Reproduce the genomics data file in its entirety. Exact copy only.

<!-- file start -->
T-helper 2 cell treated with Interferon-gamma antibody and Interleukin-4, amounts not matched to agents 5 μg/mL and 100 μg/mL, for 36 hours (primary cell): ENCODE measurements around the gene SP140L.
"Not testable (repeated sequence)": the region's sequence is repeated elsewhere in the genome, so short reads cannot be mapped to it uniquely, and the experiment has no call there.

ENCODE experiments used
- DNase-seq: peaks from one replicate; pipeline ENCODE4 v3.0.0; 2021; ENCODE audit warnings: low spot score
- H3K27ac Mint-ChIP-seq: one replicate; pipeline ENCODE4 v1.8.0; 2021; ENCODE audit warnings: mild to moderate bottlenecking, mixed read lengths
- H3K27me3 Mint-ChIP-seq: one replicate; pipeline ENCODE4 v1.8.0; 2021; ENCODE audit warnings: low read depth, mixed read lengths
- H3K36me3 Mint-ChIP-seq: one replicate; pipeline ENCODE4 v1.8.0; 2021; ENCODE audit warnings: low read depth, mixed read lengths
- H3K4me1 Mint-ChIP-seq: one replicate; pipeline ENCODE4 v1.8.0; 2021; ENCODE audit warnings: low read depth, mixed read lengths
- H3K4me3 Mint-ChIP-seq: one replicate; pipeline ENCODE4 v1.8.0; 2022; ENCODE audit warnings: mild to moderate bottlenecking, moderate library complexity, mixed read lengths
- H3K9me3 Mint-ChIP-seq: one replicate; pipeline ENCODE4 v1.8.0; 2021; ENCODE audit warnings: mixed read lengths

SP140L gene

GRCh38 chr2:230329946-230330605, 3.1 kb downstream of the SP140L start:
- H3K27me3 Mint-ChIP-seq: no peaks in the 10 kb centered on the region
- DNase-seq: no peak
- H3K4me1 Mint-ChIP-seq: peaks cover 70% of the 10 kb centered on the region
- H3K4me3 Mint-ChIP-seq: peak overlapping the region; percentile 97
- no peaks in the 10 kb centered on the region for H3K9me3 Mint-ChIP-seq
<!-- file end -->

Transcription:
T-helper 2 cell treated with Interferon-gamma antibody and Interleukin-4, amounts not matched to agents 5 μg/mL and 100 μg/mL, for 36 hours (primary cell): ENCODE measurements around the gene SP140L.
"Not testable (repeated sequence)": the region's sequence is repeated elsewhere in the genome, so short reads cannot be mapped to it uniquely, and the experiment has no call there.

ENCODE experiments used
- DNase-seq: peaks from one replicate; pipeline ENCODE4 v3.0.0; 2021; ENCODE audit warnings: low spot score
- H3K27ac Mint-ChIP-seq: one replicate; pipeline ENCODE4 v1.8.0; 2021; ENCODE audit warnings: mild to moderate bottlenecking, mixed read lengths
- H3K27me3 Mint-ChIP-seq: one replicate; pipeline ENCODE4 v1.8.0; 2021; ENCODE audit warnings: low read depth, mixed read lengths
- H3K36me3 Mint-ChIP-seq: one replicate; pipeline ENCODE4 v1.8.0; 2021; ENCODE audit warnings: low read depth, mixed read lengths
- H3K4me1 Mint-ChIP-seq: one replicate; pipeline ENCODE4 v1.8.0; 2021; ENCODE audit warnings: low read depth, mixed read lengths
- H3K4me3 Mint-ChIP-seq: one replicate; pipeline ENCODE4 v1.8.0; 2022; ENCODE audit warnings: mild to moderate bottlenecking, moderate library complexity, mixed read lengths
- H3K9me3 Mint-ChIP-seq: one replicate; pipeline ENCODE4 v1.8.0; 2021; ENCODE audit warnings: mixed read lengths

SP140L gene

GRCh38 chr2:230329946-230330605, 3.1 kb downstream of the SP140L start:
- H3K27me3 Mint-ChIP-seq: no peaks in the 10 kb centered on the region
- DNase-seq: no peak
- H3K4me1 Mint-ChIP-seq: peaks cover 70% of the 10 kb centered on the region
- H3K4me3 Mint-ChIP-seq: peak overlapping the region; percentile 97
- no peaks in the 10 kb centered on the region for H3K9me3 Mint-ChIP-seq